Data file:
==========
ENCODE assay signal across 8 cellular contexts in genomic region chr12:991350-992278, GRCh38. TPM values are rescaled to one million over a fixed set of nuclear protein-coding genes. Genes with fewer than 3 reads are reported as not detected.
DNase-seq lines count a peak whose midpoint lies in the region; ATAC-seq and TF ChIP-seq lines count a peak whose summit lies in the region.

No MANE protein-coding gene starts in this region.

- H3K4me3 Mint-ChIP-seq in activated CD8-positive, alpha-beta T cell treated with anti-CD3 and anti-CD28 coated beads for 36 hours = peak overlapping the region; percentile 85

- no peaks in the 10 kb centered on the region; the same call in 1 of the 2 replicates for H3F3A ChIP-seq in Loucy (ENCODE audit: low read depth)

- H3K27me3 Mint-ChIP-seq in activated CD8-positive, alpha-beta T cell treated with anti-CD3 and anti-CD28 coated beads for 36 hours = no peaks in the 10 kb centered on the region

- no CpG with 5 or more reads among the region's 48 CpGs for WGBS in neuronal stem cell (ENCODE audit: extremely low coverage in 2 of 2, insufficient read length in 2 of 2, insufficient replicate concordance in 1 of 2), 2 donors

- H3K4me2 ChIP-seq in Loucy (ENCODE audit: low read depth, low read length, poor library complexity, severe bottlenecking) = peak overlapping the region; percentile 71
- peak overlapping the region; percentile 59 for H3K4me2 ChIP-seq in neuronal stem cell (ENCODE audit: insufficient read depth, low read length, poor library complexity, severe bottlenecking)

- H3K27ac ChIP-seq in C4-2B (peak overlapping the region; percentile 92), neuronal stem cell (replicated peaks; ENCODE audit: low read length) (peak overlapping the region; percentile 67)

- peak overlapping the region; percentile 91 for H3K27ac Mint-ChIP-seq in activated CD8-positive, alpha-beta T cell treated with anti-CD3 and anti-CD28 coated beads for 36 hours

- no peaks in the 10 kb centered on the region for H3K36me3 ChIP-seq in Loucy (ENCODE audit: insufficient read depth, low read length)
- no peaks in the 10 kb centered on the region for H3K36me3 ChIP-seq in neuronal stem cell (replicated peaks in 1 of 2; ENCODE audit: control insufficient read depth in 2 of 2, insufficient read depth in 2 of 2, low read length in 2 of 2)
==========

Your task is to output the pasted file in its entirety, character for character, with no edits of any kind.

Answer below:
ENCODE assay signal across 8 cellular contexts in genomic region chr12:991350-992278, GRCh38. TPM values are rescaled to one million over a fixed set of nuclear protein-coding genes. Genes with fewer than 3 reads are reported as not detected.
DNase-seq lines count a peak whose midpoint lies in the region; ATAC-seq and TF ChIP-seq lines count a peak whose summit lies in the region.

No MANE protein-coding gene starts in this region.

- H3K4me3 Mint-ChIP-seq in activated CD8-positive, alpha-beta T cell treated with anti-CD3 and anti-CD28 coated beads for 36 hours = peak overlapping the region; percentile 85

- no peaks in the 10 kb centered on the region; the same call in 1 of the 2 replicates for H3F3A ChIP-seq in Loucy (ENCODE audit: low read depth)

- H3K27me3 Mint-ChIP-seq in activated CD8-positive, alpha-beta T cell treated with anti-CD3 and anti-CD28 coated beads for 36 hours = no peaks in the 10 kb centered on the region

- no CpG with 5 or more reads among the region's 48 CpGs for WGBS in neuronal stem cell (ENCODE audit: extremely low coverage in 2 of 2, insufficient read length in 2 of 2, insufficient replicate concordance in 1 of 2), 2 donors

- H3K4me2 ChIP-seq in Loucy (ENCODE audit: low read depth, low read length, poor library complexity, severe bottlenecking) = peak overlapping the region; percentile 71
- peak overlapping the region; percentile 59 for H3K4me2 ChIP-seq in neuronal stem cell (ENCODE audit: insufficient read depth, low read length, poor library complexity, severe bottlenecking)

- H3K27ac ChIP-seq in C4-2B (peak overlapping the region; percentile 92), neuronal stem cell (replicated peaks; ENCODE audit: low read length) (peak overlapping the region; percentile 67)

- peak overlapping the region; percentile 91 for H3K27ac Mint-ChIP-seq in activated CD8-positive, alpha-beta T cell treated with anti-CD3 and anti-CD28 coated beads for 36 hours

- no peaks in the 10 kb centered on the region for H3K36me3 ChIP-seq in Loucy (ENCODE audit: insufficient read depth, low read length)
- no peaks in the 10 kb centered on the region for H3K36me3 ChIP-seq in neuronal stem cell (replicated peaks in 1 of 2; ENCODE audit: control insufficient read depth in 2 of 2, insufficient read depth in 2 of 2, low read length in 2 of 2)